Friday, October 28, 2005

Obstruction of Justice

In a twisted sort of way I almost have to admire Lewis “Scooter” Libby for his devotion and loyalty to the vice president. The man is facing up to 30 years in prison for perjury (2 counts), making false statements (2 counts) and obstruction of justice. All he would probably have to do to get out of it is cut a deal with the prosecutor and say “Hey, ‘Big Time’ Cheney made me do it.”
But so far the indications are that he has not turned on his boss even though no one but the most blind partisans could doubt that Cheney was fully versed on the whole affair from the beginning.

Besides handing down indictments for a top White House aide, Special Prosecutor Patrick Fitzgerald did one other thing that is probably even worse in the eyes of the White House - he kept the investigation going. Karl Rove did not get indicted today, but he is still the target of the ongoing investigation and that is not good news for the Bush administration.

In his press conference today, Fitzgerald spelled out the seriousness of the obstruction charge against Libby and explained why it is significant. He compared it to an umpire having sand thrown in his eyes while trying to determine whether or not a pitcher intentionally threw a beanball that seriously injured a batter.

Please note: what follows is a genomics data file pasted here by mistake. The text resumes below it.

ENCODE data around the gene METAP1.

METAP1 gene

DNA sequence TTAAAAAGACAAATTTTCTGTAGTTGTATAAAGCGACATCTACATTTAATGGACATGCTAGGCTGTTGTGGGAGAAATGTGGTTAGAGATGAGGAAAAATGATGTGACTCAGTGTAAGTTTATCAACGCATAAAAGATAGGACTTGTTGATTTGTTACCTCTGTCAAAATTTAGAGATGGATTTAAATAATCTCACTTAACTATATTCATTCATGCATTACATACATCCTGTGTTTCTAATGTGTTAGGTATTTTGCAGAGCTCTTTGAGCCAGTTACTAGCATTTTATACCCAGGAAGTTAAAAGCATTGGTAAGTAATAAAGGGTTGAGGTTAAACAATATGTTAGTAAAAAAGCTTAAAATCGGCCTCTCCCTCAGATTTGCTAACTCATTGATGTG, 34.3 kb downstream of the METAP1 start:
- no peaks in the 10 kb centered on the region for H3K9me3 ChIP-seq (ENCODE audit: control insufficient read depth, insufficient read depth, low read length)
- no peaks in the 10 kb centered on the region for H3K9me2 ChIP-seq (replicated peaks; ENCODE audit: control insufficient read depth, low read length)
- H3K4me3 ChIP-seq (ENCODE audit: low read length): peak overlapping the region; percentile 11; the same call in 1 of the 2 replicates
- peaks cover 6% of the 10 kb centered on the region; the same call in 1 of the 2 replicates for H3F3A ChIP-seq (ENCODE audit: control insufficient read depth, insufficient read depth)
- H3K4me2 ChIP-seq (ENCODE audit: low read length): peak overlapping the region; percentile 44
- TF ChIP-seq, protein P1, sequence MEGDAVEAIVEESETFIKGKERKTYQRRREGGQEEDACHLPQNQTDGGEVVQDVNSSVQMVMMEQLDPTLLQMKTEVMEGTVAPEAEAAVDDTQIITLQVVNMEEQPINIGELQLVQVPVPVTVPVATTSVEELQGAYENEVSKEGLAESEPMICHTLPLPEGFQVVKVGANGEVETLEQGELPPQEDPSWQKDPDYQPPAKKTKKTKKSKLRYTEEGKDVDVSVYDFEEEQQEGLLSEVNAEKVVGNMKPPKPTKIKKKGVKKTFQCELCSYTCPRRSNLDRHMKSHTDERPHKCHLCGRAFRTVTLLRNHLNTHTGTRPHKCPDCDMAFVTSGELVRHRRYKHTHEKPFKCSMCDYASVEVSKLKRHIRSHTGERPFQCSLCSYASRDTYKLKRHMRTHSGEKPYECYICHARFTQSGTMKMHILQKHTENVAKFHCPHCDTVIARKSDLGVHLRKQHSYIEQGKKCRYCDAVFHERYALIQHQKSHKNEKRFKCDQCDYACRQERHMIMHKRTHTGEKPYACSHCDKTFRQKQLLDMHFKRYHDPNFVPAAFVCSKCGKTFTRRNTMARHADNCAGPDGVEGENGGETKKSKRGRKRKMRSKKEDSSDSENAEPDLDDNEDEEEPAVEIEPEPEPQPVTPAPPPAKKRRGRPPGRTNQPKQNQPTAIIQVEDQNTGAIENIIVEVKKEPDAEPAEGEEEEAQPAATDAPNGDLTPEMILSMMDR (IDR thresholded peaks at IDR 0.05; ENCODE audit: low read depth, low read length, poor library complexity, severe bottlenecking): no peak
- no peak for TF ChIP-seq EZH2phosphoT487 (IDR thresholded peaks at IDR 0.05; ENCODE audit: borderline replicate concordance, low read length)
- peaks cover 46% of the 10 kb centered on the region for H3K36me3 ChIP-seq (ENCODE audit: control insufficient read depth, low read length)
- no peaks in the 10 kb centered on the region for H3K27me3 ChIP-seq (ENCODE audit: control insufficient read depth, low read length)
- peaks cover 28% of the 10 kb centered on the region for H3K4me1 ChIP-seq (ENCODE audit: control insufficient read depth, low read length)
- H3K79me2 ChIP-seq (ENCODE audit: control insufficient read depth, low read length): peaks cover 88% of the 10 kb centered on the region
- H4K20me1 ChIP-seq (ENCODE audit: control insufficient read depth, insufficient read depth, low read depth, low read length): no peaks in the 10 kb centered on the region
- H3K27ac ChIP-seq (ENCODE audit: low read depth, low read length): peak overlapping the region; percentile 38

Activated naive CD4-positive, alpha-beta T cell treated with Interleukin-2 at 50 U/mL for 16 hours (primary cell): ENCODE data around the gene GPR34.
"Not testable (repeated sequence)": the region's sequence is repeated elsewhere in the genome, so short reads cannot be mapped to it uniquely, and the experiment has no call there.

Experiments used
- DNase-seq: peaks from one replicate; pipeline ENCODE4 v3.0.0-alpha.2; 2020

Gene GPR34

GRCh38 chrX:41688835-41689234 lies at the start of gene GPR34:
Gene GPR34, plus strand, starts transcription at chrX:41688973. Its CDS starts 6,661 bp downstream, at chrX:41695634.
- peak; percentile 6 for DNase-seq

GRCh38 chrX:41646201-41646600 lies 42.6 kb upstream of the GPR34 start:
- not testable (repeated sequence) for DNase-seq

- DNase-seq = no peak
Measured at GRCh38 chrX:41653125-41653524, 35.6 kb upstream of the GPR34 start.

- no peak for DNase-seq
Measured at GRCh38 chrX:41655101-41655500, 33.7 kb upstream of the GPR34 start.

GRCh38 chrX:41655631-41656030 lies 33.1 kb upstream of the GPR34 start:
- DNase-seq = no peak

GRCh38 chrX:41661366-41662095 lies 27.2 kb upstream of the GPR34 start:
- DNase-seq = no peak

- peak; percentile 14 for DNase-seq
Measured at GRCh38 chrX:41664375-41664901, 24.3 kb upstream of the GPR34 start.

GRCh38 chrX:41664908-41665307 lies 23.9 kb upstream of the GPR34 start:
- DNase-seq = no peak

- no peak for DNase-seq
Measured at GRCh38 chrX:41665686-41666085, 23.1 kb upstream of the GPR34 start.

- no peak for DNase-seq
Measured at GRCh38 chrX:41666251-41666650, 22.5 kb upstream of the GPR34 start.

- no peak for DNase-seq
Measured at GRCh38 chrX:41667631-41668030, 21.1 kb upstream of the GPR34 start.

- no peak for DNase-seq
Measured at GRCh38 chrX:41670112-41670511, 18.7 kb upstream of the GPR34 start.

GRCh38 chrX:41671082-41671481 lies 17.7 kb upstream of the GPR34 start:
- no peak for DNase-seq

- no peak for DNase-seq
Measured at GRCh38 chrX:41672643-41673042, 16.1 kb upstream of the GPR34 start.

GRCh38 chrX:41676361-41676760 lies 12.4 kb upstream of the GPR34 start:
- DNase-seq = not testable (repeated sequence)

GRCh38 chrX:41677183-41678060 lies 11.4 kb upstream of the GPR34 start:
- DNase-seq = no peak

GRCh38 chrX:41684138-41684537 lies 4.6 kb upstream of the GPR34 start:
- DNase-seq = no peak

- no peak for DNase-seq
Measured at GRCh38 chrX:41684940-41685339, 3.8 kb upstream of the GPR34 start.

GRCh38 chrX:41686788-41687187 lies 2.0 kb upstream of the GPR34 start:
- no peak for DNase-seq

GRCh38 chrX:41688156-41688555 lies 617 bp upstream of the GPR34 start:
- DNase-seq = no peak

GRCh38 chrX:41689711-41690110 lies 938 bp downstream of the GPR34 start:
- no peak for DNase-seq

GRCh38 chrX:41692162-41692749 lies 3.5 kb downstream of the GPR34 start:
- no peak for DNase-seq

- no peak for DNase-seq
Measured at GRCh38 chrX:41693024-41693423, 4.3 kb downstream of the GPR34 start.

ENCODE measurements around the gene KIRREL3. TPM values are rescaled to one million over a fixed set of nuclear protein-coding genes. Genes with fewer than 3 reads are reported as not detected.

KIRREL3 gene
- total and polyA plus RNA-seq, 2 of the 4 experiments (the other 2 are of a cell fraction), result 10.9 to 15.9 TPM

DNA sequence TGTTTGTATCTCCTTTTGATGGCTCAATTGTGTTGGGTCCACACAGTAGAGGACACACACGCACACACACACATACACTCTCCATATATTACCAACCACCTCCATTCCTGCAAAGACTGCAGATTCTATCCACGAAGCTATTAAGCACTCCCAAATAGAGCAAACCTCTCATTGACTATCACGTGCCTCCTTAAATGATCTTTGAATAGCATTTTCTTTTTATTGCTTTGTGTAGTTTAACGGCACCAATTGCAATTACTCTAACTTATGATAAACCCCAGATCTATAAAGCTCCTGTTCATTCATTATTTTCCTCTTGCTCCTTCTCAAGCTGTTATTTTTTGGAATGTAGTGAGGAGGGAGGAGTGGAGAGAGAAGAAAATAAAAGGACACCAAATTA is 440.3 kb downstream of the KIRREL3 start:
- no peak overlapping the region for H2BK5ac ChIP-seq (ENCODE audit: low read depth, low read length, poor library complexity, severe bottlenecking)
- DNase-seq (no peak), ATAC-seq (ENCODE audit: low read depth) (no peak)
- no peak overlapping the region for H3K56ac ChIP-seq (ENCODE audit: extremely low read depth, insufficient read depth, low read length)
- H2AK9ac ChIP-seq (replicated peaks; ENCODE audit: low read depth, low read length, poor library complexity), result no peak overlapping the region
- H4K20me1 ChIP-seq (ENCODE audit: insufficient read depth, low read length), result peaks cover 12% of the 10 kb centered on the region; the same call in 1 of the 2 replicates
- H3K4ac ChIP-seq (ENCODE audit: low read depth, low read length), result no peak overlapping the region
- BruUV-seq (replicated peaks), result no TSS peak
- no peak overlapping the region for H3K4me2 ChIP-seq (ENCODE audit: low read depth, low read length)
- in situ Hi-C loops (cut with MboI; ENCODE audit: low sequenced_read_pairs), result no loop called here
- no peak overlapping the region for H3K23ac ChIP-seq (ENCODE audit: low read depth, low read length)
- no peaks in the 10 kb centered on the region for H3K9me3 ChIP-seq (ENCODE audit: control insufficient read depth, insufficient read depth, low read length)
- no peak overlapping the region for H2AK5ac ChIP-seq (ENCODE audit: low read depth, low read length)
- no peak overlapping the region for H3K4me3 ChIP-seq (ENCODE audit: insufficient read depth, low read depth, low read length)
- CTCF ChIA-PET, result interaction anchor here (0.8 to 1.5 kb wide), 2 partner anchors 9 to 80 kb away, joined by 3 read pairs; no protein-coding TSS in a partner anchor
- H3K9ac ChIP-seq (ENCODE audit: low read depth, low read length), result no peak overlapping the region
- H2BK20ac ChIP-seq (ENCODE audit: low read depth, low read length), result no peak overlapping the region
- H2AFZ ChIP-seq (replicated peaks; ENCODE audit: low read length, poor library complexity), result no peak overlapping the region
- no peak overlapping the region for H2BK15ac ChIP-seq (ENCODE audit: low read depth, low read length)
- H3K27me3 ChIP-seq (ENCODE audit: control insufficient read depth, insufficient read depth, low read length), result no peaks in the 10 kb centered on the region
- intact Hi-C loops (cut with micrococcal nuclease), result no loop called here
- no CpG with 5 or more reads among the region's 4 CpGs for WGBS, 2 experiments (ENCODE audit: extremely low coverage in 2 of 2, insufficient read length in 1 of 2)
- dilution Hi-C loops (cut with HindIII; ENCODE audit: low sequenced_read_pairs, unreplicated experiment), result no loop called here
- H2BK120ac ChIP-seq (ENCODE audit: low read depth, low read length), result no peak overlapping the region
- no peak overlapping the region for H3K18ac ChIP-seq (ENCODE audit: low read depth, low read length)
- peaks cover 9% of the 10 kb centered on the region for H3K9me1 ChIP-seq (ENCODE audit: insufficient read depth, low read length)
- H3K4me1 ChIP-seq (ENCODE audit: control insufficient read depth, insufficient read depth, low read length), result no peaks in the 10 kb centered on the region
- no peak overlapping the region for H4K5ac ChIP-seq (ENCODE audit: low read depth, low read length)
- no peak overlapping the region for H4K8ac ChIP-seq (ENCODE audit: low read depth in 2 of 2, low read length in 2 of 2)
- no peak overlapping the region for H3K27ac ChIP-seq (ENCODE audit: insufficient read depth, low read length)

What is clear is that a beanball was thrown, a player was seriously injured, and the umpire is now going to have to take more time to rub the sand out of his eyes and try to sort everything out. More charges could still be handed down against Libby, Rove and others. If anything, the decision to continue the investigation is the worst possible outcome for the Bush administration because it means that it is not something they are able to put behind them at this point.

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